Hufnagel added that cutting funding to critical access hospitals makes no sense. “If they eliminate all these hospitals, it works out to a miniscule amount of money relative to the overall Medicare and Social Security budget. It’s nothing but pencil dust.”
According to the Hospital Association, critical access hospitals cost less than 5 percent of Medicare’s hospital budget, yet they offer some of the most cost effective care in the state.
The issue has gotten the attention not only of the state association, but also state and federal lawmakers.
Sen. Maria Cantwell was one of 19 senators who signed a letter earlier this month expressing concerns about the cuts aimed at critical access hospitals in the 2014 budget. “These hospitals are safety nets for hundreds of thousands of Americans, providing inpatient and outpatient services as well as 24-hour care,” the letter states. “We strongly support smart, targeted Medicare reforms that will reduce costs and maintain high quality of care. This proposal does not qualify. The estimated savings from the CAH (Critical Access Hospital) 10-mile designation are about one-hundredth of one-percent of 10-year Medicare spending.”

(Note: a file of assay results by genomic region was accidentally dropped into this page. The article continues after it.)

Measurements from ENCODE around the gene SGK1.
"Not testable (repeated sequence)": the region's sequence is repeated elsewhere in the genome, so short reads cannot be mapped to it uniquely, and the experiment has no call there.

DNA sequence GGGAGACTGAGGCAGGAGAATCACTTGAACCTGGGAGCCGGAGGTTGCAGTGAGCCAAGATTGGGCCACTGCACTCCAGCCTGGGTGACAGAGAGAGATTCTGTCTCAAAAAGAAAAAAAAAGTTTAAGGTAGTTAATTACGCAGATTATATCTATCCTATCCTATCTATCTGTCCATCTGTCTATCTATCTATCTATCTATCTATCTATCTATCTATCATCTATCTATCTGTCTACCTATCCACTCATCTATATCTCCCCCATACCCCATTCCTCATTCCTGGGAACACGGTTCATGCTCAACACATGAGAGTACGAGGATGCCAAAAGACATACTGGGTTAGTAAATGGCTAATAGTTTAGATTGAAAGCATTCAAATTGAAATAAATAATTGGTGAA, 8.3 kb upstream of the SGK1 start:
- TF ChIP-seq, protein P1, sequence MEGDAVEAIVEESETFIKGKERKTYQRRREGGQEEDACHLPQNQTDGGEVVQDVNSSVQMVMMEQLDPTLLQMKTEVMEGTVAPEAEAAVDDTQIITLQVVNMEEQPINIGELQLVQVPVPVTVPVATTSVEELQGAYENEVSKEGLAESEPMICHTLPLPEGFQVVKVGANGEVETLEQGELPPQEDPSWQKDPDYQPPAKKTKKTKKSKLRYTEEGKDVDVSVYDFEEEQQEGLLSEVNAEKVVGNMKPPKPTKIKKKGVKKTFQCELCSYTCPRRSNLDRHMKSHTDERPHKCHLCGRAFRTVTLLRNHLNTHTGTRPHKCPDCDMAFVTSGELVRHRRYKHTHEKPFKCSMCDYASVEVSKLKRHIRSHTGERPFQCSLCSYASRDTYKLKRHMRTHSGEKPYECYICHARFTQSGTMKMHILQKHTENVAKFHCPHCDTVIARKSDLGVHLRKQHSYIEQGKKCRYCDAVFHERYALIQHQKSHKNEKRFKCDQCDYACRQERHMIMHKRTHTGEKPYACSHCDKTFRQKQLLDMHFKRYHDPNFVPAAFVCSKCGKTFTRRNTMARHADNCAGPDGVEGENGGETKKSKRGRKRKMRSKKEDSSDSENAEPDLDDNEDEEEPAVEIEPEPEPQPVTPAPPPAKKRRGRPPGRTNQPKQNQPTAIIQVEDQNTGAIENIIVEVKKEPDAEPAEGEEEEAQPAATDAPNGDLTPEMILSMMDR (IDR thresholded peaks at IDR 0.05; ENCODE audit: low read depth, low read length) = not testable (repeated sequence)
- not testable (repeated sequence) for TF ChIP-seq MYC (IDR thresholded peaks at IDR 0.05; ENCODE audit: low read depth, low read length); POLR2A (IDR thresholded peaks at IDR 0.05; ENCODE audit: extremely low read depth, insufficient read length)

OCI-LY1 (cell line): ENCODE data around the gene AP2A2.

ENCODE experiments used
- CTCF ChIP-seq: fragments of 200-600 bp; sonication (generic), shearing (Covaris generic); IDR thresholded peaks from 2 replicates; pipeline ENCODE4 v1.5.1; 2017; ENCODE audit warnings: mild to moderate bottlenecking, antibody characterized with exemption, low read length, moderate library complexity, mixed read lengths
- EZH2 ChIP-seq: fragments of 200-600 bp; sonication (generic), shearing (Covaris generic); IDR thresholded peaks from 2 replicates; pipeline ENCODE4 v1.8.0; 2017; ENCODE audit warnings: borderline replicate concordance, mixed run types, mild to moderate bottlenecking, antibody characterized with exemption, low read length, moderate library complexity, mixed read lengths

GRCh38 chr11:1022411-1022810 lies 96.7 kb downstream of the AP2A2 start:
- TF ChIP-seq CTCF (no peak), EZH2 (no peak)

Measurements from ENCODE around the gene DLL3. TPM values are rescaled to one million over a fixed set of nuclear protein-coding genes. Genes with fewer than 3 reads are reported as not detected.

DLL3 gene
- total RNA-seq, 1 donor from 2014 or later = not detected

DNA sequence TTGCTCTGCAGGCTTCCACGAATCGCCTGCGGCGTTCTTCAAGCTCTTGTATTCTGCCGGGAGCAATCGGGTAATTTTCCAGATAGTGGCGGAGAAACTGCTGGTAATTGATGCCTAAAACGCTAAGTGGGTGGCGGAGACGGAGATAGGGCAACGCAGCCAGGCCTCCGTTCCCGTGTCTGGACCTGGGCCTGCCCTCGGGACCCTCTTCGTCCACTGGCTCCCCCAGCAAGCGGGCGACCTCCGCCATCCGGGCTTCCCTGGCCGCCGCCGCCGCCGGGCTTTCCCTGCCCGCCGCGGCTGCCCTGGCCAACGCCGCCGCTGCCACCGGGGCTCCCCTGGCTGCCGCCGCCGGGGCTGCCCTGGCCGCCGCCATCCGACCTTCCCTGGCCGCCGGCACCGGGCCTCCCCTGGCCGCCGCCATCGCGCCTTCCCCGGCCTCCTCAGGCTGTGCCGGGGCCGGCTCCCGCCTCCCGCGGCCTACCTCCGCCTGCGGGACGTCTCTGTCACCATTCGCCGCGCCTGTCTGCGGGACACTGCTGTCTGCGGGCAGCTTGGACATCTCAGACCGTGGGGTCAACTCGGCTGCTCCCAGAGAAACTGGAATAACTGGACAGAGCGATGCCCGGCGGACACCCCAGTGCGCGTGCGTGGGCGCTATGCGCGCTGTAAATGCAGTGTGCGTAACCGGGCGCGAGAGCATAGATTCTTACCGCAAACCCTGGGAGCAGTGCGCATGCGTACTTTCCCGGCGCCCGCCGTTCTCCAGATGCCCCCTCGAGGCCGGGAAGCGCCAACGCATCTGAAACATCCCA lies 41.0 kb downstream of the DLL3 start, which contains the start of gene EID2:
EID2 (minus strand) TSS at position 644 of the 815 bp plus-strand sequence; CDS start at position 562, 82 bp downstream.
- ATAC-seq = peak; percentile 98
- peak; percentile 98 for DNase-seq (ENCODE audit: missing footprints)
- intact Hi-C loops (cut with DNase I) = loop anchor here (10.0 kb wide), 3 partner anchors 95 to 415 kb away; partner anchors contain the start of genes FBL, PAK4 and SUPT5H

According to the hospital association, Washington has 39 critical access hospitals, and about one-third of them employ all of the primary care doctors in their areas. Across the state, critical access hospitals employ more than 9,000 people, and have a total payroll of more than $550 million, the association said. They provide almost 3,000 nursing jobs, and spend more than $150 million on supplies, many purchased locally. Yet 16 of them operate at margins close to zero, meaning there’s just no room in their budgets for more cuts.